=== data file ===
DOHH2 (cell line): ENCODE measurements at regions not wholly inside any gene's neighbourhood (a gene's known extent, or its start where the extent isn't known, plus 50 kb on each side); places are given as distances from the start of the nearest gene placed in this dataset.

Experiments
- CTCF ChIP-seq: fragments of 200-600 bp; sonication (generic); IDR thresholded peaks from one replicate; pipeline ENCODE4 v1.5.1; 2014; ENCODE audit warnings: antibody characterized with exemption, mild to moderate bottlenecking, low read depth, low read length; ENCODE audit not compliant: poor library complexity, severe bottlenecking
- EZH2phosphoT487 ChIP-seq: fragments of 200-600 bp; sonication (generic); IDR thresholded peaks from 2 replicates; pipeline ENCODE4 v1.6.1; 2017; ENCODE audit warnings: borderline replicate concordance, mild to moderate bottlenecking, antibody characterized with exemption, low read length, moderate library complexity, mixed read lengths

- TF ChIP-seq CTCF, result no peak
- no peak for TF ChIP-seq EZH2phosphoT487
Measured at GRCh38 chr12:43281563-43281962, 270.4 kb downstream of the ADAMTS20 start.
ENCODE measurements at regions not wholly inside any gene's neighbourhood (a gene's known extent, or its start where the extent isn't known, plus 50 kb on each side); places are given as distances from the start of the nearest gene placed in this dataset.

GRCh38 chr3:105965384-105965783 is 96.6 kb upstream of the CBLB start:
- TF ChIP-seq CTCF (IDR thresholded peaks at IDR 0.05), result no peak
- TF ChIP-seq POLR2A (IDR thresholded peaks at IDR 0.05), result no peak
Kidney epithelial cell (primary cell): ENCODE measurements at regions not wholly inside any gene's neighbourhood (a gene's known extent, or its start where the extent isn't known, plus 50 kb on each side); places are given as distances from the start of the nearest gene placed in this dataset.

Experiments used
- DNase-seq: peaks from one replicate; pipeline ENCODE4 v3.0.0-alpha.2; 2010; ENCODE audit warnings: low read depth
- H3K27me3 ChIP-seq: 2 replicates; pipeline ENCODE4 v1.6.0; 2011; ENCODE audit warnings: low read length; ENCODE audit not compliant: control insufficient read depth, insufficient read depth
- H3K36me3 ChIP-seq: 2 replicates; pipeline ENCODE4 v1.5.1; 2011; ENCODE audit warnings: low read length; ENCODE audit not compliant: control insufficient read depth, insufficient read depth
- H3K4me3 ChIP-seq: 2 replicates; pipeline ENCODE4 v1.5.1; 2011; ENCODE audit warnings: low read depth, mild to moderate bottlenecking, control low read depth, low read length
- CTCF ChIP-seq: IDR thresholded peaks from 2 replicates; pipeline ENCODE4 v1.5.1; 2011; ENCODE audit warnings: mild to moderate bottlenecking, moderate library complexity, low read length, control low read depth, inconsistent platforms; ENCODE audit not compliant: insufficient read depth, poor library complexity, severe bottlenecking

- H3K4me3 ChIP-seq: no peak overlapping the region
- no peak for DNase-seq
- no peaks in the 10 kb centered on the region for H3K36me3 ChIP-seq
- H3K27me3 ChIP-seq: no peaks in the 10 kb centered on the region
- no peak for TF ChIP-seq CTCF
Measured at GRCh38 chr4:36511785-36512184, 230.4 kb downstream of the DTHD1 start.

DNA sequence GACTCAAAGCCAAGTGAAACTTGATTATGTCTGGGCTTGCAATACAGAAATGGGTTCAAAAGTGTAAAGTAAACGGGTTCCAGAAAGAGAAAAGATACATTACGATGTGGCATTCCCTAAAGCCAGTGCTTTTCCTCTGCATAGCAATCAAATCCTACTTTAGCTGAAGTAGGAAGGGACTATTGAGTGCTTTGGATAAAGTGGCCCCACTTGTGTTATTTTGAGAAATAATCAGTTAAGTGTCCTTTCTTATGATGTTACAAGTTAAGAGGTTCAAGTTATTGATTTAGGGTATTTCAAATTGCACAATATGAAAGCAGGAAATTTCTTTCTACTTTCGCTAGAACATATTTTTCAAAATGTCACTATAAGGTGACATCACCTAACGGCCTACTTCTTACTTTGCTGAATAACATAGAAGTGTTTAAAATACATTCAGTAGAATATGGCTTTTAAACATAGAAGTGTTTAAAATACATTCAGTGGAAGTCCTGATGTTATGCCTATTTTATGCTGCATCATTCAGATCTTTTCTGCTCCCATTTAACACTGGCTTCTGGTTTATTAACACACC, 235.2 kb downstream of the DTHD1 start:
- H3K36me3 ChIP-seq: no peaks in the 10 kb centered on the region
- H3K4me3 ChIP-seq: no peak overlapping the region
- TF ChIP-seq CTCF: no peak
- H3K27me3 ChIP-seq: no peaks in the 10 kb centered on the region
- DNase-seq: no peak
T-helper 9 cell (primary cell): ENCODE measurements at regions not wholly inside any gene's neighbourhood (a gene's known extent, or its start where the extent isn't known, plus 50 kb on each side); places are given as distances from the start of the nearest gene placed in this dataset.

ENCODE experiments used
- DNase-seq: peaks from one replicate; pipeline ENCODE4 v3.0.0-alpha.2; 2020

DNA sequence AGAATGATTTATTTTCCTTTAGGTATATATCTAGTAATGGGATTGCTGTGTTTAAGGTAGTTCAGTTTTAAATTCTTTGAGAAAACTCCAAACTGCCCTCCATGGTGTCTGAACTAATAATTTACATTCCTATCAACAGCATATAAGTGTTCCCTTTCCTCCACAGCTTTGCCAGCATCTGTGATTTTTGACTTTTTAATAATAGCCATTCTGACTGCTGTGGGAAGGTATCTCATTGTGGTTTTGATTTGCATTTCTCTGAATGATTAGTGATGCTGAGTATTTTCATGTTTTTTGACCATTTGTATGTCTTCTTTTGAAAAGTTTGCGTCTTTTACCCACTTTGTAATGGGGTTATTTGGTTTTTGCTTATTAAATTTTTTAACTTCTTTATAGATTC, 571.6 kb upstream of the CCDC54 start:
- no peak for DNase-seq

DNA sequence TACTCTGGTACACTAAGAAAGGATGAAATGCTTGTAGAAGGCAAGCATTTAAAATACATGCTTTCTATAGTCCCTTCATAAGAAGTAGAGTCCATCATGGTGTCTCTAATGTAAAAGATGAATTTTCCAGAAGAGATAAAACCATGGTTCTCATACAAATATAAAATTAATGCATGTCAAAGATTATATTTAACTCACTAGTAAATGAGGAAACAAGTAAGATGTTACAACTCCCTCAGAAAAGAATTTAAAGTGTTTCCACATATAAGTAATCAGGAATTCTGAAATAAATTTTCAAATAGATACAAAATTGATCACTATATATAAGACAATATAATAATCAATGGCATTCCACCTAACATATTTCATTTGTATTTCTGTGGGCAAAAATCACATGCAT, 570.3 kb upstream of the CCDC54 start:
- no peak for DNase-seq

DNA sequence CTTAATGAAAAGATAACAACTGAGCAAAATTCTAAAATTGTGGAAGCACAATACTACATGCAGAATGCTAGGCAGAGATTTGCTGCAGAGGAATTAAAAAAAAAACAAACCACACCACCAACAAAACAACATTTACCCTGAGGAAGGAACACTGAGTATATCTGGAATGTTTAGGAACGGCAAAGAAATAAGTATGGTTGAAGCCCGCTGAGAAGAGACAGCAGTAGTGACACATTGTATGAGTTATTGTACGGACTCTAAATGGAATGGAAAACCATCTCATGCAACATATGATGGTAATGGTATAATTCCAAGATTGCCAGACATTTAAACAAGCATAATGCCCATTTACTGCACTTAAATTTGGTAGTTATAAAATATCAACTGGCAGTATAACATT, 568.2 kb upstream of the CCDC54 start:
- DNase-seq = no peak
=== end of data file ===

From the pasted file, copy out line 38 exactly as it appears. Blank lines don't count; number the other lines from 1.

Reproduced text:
DNA sequence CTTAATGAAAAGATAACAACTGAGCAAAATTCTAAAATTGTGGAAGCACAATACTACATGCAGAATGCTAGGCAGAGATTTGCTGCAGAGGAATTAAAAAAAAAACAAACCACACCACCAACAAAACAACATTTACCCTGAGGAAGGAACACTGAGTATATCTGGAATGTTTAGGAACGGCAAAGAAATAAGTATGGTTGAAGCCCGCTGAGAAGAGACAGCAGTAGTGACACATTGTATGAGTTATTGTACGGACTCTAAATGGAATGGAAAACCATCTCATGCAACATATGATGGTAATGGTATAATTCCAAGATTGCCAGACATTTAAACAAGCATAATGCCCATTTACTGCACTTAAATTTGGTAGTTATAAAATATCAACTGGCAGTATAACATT, 568.2 kb upstream of the CCDC54 start: